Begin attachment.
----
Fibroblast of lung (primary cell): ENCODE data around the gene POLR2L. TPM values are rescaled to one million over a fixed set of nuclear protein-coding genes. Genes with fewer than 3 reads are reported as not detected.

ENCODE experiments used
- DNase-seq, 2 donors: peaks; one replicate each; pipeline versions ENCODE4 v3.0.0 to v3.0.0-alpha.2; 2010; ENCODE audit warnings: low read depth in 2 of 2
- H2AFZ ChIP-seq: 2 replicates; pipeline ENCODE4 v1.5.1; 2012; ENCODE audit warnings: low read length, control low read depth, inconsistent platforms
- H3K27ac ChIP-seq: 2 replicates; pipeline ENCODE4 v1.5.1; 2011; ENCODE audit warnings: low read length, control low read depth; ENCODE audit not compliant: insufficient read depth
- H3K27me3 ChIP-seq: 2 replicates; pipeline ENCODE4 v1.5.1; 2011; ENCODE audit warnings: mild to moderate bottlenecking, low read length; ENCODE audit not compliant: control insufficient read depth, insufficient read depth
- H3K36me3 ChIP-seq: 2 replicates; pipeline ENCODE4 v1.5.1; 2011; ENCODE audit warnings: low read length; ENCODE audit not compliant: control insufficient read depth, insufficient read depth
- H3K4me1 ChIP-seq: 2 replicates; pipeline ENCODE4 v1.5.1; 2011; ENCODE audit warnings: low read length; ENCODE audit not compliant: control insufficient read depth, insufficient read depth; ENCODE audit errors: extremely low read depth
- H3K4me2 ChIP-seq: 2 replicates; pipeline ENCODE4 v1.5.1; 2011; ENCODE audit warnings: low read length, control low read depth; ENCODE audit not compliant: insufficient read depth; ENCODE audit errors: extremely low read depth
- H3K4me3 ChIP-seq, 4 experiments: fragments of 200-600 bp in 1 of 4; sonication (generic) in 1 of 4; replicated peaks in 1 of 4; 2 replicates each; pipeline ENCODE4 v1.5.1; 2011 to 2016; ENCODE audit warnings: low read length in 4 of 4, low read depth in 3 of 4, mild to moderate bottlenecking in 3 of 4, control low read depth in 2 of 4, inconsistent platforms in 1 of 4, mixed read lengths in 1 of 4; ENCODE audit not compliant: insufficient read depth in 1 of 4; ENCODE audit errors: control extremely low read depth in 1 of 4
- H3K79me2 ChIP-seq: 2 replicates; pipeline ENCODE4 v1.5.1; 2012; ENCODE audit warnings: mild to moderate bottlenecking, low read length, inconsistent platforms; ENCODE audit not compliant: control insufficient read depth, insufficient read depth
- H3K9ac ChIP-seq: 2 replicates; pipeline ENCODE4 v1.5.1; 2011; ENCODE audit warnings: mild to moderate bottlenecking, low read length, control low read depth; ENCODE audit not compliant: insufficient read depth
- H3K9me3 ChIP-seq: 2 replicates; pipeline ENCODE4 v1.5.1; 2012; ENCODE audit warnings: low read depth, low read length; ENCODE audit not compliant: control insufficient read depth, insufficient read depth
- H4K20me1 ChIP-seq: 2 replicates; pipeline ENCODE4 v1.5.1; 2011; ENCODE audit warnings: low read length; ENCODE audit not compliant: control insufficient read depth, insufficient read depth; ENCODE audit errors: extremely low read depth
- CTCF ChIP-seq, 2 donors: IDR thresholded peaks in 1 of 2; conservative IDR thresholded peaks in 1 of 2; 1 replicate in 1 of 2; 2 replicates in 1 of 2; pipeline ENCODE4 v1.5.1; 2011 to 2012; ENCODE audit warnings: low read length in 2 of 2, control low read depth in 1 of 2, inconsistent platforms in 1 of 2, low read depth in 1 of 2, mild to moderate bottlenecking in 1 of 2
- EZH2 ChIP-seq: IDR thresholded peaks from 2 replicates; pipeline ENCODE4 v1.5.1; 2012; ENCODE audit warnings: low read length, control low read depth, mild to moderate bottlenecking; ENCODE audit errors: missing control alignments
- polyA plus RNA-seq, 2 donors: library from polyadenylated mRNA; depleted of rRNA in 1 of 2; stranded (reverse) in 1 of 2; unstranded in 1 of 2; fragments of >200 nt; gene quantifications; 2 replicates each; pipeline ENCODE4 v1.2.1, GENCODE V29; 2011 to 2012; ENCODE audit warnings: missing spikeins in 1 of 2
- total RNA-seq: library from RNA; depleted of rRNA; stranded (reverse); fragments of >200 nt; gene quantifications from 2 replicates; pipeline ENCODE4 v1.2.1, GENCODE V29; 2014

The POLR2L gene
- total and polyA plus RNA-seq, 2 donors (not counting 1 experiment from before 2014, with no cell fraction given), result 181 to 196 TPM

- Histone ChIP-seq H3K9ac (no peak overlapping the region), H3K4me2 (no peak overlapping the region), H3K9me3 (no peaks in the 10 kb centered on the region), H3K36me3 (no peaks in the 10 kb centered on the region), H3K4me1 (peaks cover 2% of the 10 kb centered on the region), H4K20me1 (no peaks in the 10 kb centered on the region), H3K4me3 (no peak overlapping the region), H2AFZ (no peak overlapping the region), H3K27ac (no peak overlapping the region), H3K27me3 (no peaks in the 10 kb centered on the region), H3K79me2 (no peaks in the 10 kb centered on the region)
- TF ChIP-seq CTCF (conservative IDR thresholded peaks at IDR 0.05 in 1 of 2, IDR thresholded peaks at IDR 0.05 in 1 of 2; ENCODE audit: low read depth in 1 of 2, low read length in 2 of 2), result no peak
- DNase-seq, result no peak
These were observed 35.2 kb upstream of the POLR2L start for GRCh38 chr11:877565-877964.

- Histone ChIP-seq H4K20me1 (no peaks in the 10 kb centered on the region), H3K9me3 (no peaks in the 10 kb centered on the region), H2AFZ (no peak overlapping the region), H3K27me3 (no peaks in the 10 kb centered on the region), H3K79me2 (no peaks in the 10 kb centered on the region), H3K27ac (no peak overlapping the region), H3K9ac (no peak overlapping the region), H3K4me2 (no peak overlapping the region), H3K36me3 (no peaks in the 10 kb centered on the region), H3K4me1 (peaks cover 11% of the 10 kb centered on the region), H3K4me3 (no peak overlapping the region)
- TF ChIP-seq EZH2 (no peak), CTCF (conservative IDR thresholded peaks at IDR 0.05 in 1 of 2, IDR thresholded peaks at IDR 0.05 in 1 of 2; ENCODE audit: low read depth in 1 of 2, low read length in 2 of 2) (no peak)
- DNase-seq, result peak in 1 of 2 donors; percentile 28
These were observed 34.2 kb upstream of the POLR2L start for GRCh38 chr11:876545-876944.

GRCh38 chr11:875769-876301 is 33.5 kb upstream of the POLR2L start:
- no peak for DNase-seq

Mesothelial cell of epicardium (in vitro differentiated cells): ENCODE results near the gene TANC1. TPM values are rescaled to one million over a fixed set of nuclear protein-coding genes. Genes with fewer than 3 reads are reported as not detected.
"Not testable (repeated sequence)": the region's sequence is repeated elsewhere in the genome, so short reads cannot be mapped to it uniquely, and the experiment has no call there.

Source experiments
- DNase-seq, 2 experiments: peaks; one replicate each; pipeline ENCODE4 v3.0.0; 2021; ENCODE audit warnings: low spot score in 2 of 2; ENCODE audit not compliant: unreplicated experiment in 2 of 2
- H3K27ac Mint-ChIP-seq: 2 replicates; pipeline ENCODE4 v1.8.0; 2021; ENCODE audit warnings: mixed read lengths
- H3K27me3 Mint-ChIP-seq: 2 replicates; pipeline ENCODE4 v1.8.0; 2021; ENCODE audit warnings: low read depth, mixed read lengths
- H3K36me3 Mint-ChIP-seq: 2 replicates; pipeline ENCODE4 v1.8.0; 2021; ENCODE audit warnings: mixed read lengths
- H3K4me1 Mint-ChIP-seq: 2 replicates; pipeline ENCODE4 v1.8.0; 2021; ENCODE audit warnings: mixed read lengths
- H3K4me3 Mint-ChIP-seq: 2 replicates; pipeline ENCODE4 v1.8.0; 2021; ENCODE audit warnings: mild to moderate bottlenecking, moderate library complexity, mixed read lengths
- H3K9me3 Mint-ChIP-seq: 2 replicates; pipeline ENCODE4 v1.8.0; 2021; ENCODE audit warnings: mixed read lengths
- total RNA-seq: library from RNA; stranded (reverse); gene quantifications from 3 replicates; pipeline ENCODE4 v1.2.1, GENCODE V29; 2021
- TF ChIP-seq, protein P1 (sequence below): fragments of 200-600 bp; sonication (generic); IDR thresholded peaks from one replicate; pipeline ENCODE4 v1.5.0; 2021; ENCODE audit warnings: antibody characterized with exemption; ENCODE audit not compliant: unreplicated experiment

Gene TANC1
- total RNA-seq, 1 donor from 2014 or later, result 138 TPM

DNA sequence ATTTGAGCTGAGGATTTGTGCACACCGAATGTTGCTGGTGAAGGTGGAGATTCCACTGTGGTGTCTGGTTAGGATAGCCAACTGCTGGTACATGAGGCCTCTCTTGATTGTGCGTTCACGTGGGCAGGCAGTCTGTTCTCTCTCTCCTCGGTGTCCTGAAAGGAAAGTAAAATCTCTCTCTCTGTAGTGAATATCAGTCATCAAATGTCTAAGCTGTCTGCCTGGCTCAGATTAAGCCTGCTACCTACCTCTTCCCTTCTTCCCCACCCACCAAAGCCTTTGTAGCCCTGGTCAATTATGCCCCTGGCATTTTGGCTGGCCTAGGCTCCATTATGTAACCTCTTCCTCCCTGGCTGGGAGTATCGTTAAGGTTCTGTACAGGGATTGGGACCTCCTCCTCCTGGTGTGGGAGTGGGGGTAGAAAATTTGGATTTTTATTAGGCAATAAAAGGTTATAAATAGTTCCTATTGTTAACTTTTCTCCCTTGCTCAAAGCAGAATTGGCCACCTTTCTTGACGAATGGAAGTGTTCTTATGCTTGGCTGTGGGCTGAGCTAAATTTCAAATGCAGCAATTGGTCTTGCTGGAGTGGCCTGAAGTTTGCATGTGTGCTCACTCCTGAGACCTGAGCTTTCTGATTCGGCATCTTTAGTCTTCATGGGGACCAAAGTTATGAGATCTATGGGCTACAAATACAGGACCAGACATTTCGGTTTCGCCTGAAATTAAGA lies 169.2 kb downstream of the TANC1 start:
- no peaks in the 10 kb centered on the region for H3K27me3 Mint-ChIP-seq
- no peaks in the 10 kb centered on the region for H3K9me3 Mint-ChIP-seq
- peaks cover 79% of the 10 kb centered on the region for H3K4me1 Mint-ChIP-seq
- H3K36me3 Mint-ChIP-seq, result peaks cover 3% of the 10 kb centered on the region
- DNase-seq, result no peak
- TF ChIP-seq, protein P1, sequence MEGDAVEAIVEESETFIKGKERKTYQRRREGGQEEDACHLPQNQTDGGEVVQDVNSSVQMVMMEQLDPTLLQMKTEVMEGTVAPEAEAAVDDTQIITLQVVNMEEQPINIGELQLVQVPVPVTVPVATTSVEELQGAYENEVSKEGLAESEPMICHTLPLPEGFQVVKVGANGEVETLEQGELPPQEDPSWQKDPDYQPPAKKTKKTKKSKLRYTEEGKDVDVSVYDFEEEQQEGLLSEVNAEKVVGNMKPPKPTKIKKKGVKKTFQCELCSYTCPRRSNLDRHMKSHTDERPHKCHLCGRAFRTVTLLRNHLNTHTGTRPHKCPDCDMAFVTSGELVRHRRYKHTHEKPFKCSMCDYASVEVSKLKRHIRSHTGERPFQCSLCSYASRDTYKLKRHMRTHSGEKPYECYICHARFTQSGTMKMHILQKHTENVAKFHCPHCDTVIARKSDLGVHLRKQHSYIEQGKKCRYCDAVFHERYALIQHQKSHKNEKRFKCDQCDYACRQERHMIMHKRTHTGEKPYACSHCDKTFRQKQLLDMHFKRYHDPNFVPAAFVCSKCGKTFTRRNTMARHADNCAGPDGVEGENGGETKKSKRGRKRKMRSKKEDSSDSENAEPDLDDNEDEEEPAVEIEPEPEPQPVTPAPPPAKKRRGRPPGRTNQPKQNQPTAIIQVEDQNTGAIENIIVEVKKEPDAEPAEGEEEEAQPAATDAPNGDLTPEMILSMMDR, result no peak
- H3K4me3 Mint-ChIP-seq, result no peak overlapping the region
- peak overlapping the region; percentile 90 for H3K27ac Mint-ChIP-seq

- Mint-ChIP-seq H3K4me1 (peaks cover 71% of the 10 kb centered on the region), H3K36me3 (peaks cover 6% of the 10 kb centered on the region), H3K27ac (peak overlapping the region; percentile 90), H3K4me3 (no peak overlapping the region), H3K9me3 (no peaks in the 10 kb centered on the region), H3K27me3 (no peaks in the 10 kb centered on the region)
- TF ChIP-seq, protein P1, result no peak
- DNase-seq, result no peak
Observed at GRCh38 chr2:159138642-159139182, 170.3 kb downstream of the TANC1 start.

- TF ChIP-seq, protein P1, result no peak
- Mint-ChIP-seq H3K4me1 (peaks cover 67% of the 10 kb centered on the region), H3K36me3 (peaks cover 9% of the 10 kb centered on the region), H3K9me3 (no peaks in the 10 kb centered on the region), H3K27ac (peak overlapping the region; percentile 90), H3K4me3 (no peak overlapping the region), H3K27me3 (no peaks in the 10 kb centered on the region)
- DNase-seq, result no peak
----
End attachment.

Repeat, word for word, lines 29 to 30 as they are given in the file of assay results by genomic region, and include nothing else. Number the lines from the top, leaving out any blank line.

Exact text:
GRCh38 chr11:875769-876301 is 33.5 kb upstream of the POLR2L start:
- no peak for DNase-seq